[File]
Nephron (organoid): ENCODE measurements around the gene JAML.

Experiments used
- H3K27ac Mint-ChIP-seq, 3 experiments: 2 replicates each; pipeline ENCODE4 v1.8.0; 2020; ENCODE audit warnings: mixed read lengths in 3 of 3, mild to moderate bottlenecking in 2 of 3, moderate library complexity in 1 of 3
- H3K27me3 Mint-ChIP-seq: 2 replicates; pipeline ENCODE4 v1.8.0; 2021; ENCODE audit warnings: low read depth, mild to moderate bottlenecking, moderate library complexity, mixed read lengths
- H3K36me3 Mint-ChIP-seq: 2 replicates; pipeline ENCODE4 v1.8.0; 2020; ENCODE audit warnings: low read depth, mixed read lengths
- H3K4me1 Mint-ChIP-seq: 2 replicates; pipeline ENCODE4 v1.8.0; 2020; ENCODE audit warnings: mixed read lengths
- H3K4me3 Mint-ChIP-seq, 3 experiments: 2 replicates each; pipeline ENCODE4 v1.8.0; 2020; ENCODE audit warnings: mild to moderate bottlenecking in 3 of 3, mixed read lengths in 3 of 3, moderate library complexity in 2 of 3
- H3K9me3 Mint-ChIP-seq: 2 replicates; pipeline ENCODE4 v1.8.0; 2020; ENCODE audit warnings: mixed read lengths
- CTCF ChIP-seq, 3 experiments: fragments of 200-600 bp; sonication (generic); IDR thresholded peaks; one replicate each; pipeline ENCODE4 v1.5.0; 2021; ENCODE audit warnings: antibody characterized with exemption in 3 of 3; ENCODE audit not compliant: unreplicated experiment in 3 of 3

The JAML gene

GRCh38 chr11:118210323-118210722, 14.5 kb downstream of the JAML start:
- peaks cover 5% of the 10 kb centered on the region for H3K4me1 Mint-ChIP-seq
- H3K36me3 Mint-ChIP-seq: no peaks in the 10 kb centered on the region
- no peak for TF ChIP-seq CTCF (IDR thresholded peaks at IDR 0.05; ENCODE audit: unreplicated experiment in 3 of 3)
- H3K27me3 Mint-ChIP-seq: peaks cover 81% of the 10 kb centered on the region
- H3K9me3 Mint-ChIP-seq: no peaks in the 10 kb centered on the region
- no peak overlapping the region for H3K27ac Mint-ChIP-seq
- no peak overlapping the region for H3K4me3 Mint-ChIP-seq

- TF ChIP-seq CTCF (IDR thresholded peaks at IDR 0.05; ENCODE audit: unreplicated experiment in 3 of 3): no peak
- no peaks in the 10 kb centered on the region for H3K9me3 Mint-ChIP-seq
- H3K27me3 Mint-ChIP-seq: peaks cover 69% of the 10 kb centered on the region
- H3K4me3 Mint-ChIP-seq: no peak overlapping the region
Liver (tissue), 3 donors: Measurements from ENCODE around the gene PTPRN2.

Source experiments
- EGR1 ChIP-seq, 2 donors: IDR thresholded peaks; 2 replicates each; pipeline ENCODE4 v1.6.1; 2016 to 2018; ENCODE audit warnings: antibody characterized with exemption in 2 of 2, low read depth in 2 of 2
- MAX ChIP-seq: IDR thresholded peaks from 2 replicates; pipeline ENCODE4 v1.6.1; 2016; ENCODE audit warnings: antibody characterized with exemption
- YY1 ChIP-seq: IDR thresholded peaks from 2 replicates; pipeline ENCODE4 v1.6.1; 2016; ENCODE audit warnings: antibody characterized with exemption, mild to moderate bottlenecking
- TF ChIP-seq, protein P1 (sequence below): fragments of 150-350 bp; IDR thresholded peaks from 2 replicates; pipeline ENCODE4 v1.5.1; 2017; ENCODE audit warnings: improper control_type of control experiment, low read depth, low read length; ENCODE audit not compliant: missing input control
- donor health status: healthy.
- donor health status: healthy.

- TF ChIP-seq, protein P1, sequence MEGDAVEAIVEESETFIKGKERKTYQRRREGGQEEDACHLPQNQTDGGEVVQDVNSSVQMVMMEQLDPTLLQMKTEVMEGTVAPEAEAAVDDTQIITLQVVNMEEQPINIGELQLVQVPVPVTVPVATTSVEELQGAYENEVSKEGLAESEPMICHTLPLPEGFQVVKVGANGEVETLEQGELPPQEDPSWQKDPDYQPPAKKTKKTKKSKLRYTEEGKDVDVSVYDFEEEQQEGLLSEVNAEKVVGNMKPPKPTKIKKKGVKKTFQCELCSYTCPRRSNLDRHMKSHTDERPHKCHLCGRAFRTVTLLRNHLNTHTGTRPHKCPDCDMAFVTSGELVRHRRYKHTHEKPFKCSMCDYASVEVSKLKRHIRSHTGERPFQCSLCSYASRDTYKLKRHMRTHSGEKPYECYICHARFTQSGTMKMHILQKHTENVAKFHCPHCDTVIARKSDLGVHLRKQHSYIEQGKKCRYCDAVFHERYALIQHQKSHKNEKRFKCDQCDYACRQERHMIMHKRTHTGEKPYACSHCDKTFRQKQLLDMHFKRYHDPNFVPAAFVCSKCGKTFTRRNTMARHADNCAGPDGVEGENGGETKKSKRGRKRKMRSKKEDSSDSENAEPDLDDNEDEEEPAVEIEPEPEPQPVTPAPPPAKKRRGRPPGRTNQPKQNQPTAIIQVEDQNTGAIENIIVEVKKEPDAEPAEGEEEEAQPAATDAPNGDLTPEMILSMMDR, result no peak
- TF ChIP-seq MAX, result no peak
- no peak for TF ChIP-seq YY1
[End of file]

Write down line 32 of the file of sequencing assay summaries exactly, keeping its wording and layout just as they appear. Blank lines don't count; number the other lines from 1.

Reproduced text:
- TF ChIP-seq MAX, result no peak